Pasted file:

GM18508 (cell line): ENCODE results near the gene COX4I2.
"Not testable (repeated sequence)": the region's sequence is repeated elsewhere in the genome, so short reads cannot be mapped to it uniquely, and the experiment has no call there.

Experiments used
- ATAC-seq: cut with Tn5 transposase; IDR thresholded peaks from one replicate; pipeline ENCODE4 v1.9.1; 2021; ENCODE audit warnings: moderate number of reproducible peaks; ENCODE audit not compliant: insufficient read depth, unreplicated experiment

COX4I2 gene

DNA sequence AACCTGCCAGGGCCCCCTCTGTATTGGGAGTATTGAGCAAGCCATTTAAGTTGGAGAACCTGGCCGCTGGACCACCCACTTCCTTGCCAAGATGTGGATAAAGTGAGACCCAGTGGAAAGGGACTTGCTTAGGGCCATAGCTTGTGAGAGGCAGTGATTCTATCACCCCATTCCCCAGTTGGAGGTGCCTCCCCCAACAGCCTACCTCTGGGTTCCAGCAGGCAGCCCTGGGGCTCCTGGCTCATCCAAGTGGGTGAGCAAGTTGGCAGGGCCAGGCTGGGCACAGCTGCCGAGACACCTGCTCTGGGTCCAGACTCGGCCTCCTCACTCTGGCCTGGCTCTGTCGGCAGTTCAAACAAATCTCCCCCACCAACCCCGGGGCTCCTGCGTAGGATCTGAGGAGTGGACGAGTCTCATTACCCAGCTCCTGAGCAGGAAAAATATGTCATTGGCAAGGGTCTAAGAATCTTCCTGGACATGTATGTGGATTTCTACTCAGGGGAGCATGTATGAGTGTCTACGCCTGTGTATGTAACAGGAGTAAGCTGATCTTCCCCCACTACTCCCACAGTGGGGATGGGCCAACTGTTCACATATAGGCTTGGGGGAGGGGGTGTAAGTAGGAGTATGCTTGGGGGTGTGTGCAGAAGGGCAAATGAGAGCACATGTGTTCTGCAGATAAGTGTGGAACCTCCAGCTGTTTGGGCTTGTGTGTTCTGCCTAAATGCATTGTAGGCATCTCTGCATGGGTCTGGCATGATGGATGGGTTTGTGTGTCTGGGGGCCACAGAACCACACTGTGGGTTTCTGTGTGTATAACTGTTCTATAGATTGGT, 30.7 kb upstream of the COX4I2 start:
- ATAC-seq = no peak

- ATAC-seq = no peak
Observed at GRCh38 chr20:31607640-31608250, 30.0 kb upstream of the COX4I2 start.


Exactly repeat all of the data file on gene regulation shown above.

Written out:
GM18508 (cell line): ENCODE results near the gene COX4I2.
"Not testable (repeated sequence)": the region's sequence is repeated elsewhere in the genome, so short reads cannot be mapped to it uniquely, and the experiment has no call there.

Experiments used
- ATAC-seq: cut with Tn5 transposase; IDR thresholded peaks from one replicate; pipeline ENCODE4 v1.9.1; 2021; ENCODE audit warnings: moderate number of reproducible peaks; ENCODE audit not compliant: insufficient read depth, unreplicated experiment

COX4I2 gene

DNA sequence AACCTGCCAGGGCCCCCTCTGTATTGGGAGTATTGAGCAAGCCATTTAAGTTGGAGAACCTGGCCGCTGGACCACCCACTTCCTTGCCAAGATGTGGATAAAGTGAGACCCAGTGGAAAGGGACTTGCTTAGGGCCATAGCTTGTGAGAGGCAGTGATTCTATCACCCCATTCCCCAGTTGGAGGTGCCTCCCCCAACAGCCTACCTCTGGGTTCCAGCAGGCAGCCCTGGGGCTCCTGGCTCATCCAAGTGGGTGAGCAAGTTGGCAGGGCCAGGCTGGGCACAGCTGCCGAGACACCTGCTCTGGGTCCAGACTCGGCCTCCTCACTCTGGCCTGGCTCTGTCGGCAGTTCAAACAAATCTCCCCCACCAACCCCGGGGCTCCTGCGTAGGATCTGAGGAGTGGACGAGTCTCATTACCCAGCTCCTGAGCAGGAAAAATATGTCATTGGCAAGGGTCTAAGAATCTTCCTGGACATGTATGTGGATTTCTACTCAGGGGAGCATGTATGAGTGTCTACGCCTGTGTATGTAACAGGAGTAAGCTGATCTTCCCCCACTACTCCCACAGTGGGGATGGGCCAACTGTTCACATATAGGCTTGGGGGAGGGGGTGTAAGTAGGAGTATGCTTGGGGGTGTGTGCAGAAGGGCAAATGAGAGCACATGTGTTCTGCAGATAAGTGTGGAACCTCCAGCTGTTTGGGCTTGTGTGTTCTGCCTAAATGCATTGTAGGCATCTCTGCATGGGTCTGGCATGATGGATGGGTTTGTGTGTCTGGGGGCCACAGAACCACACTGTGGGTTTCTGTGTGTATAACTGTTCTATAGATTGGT, 30.7 kb upstream of the COX4I2 start:
- ATAC-seq = no peak

- ATAC-seq = no peak
Observed at GRCh38 chr20:31607640-31608250, 30.0 kb upstream of the COX4I2 start.